Swimming: Phelps claims ultimate Olympic record
LONDON (Reuters) - Four years after he climbed to the top of Olympic achievement, Michael Phelps took the last step he needed to reach the absolute peak.
The greatest swimmer of all time became the most decorated Olympian of all time when he won a record 19th Olympic medal at the London Games on Tuesday.
With a little help from his American friends, Phelps won his first gold medal in London in the 4x200 meters freestyle less than an hour after a shock defeat in the 200 butterfly, an event he has dominated for over a decade.
His team mates threw their arms around him and the crowd at London's Aquatic Centre rose to their feet to witness the coronation of the Olympic king.
The record Phelps broke was held by Soviet gymnast Larisa Latynina, who won the last of her 18 Olympic medal at Tokyo in 1964.
Until Phelps surfaced, no-one had come close to breaking her record in almost half a century but now the torch has been passed to the 27-year-old from Baltimore.
"I would have liked a better outcome in the 200 fly. Obviously it was my last one and I would have liked to win but...it wasn't a terrible time," Phelps said.
"I thank those guys for helping me get to this moment ... I just wanted to hold on. I thank them for allowing me this moment."
While Phelps stood alone at the summit and surveyed everything below him, Chinese teenage sensation Ye Shiwen continued her rapid rise by winning the 200 individual medley.
The 16-year-old followed up her jaw-dropping win in the 400 medley three days earlier with another amazing impressive display of power and perfect technique.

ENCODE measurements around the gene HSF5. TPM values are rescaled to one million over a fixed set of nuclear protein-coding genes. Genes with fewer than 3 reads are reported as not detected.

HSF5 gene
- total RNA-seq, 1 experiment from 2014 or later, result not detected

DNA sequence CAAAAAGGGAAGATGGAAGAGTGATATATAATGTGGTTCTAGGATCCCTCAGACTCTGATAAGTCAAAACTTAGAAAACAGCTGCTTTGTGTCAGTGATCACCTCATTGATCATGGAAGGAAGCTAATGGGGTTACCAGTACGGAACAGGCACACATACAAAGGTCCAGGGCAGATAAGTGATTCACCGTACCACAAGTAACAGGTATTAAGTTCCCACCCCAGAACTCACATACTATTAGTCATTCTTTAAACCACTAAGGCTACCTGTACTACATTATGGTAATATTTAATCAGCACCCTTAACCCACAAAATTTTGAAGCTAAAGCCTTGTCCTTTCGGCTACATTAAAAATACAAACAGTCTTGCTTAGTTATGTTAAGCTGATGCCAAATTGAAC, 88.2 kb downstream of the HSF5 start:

She was in third place when she turned for home after the breaststroke leg but overhauled her rivals on the final freestyle lap to complete the multi-discipline event in 2:07.57.
The victory, ahead of Australia's Alicia Coutts and American Caitlin Leverenz, capped a tumultuous day for the teenager.
Despite winning the world title last year, millions of people around the globe are watching her compete for the first time and she was the subject of intense scrutiny on Tuesday after an American swimming coach made thinly-veiled accusations of doping, which prompted an angry response by Chinese officials.
Allison Schmitt, who trains in Baltimore with Phelps, turned the tables on Camille Muffat to win the women's 200 freestyle gold.
Schmitt finished second to the Frenchwoman in Saturday's 400 final but led all the way to win the four-lap race in 1:53.61. Muffat was second and Australia's Bronte Barratt third, a fingernail in front of Colorado teenager Missy Franklin.
Compared to Beijing, where he won an unprecedented eight golds, and Athens where he won six golds and two bronzes, Phelps has struggled in London, winning just one silver medal from the first three days of competition.
Things got even worse when he suffered a shock defeat to South Africa's Chad le Clos in the 200 butterfly final after messing up his touch.
Bidding to became the first male swimmer to win the same individual event at three Olympics, Phelps led all the way but misjudged his final stroke, allowing le Clos to get his hands on the wall first in a time of one minute, 52.96 seconds.
"I just wanted to race Phelps in the final and I've beaten him. I can't believe it," said le Clos. "Phelps is my hero and I love the guy."
Phelps was unable to hide his disappointment, throwing his goggles into the water then storming past waiting media but managed to regain his composure in time for the relay.
The result was never in doubt after Ryan Lochte gave them a big lead after the opening leg.
Conor Dwyer and Ricky Berens kept the Americans in front, allowing Phelps to bring them home on the anchor leg ahead of France and China and the crowd to their feet.
(Editing by Greg Stutchbury)